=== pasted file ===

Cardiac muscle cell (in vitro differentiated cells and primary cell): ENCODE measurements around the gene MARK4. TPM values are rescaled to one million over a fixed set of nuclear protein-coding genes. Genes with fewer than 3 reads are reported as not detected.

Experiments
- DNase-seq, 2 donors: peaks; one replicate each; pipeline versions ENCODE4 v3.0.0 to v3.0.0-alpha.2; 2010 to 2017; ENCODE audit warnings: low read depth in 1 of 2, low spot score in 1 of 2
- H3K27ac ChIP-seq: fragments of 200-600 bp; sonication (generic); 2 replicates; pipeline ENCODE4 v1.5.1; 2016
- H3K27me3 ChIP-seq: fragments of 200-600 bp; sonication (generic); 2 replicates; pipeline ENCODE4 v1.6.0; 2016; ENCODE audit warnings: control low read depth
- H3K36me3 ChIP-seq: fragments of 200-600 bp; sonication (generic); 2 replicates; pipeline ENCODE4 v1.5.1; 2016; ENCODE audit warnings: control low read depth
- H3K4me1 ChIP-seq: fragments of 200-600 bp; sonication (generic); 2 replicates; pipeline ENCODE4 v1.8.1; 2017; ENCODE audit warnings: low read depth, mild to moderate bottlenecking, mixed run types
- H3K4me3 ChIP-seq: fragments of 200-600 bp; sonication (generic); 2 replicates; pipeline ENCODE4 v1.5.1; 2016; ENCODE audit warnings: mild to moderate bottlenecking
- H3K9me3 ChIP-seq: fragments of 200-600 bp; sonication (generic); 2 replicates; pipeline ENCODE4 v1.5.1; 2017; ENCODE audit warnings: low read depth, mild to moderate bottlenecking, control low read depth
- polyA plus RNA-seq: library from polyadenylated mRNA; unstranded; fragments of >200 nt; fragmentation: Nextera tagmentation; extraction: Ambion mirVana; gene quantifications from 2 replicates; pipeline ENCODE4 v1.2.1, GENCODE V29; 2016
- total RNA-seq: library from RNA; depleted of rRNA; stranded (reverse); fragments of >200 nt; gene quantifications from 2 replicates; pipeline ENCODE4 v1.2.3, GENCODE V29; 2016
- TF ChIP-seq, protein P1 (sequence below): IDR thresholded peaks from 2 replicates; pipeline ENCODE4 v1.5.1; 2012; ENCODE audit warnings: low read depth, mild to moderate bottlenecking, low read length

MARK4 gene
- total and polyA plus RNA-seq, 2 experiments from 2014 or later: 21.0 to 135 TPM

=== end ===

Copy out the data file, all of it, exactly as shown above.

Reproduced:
Cardiac muscle cell (in vitro differentiated cells and primary cell): ENCODE measurements around the gene MARK4. TPM values are rescaled to one million over a fixed set of nuclear protein-coding genes. Genes with fewer than 3 reads are reported as not detected.

Experiments
- DNase-seq, 2 donors: peaks; one replicate each; pipeline versions ENCODE4 v3.0.0 to v3.0.0-alpha.2; 2010 to 2017; ENCODE audit warnings: low read depth in 1 of 2, low spot score in 1 of 2
- H3K27ac ChIP-seq: fragments of 200-600 bp; sonication (generic); 2 replicates; pipeline ENCODE4 v1.5.1; 2016
- H3K27me3 ChIP-seq: fragments of 200-600 bp; sonication (generic); 2 replicates; pipeline ENCODE4 v1.6.0; 2016; ENCODE audit warnings: control low read depth
- H3K36me3 ChIP-seq: fragments of 200-600 bp; sonication (generic); 2 replicates; pipeline ENCODE4 v1.5.1; 2016; ENCODE audit warnings: control low read depth
- H3K4me1 ChIP-seq: fragments of 200-600 bp; sonication (generic); 2 replicates; pipeline ENCODE4 v1.8.1; 2017; ENCODE audit warnings: low read depth, mild to moderate bottlenecking, mixed run types
- H3K4me3 ChIP-seq: fragments of 200-600 bp; sonication (generic); 2 replicates; pipeline ENCODE4 v1.5.1; 2016; ENCODE audit warnings: mild to moderate bottlenecking
- H3K9me3 ChIP-seq: fragments of 200-600 bp; sonication (generic); 2 replicates; pipeline ENCODE4 v1.5.1; 2017; ENCODE audit warnings: low read depth, mild to moderate bottlenecking, control low read depth
- polyA plus RNA-seq: library from polyadenylated mRNA; unstranded; fragments of >200 nt; fragmentation: Nextera tagmentation; extraction: Ambion mirVana; gene quantifications from 2 replicates; pipeline ENCODE4 v1.2.1, GENCODE V29; 2016
- total RNA-seq: library from RNA; depleted of rRNA; stranded (reverse); fragments of >200 nt; gene quantifications from 2 replicates; pipeline ENCODE4 v1.2.3, GENCODE V29; 2016
- TF ChIP-seq, protein P1 (sequence below): IDR thresholded peaks from 2 replicates; pipeline ENCODE4 v1.5.1; 2012; ENCODE audit warnings: low read depth, mild to moderate bottlenecking, low read length

MARK4 gene
- total and polyA plus RNA-seq, 2 experiments from 2014 or later: 21.0 to 135 TPM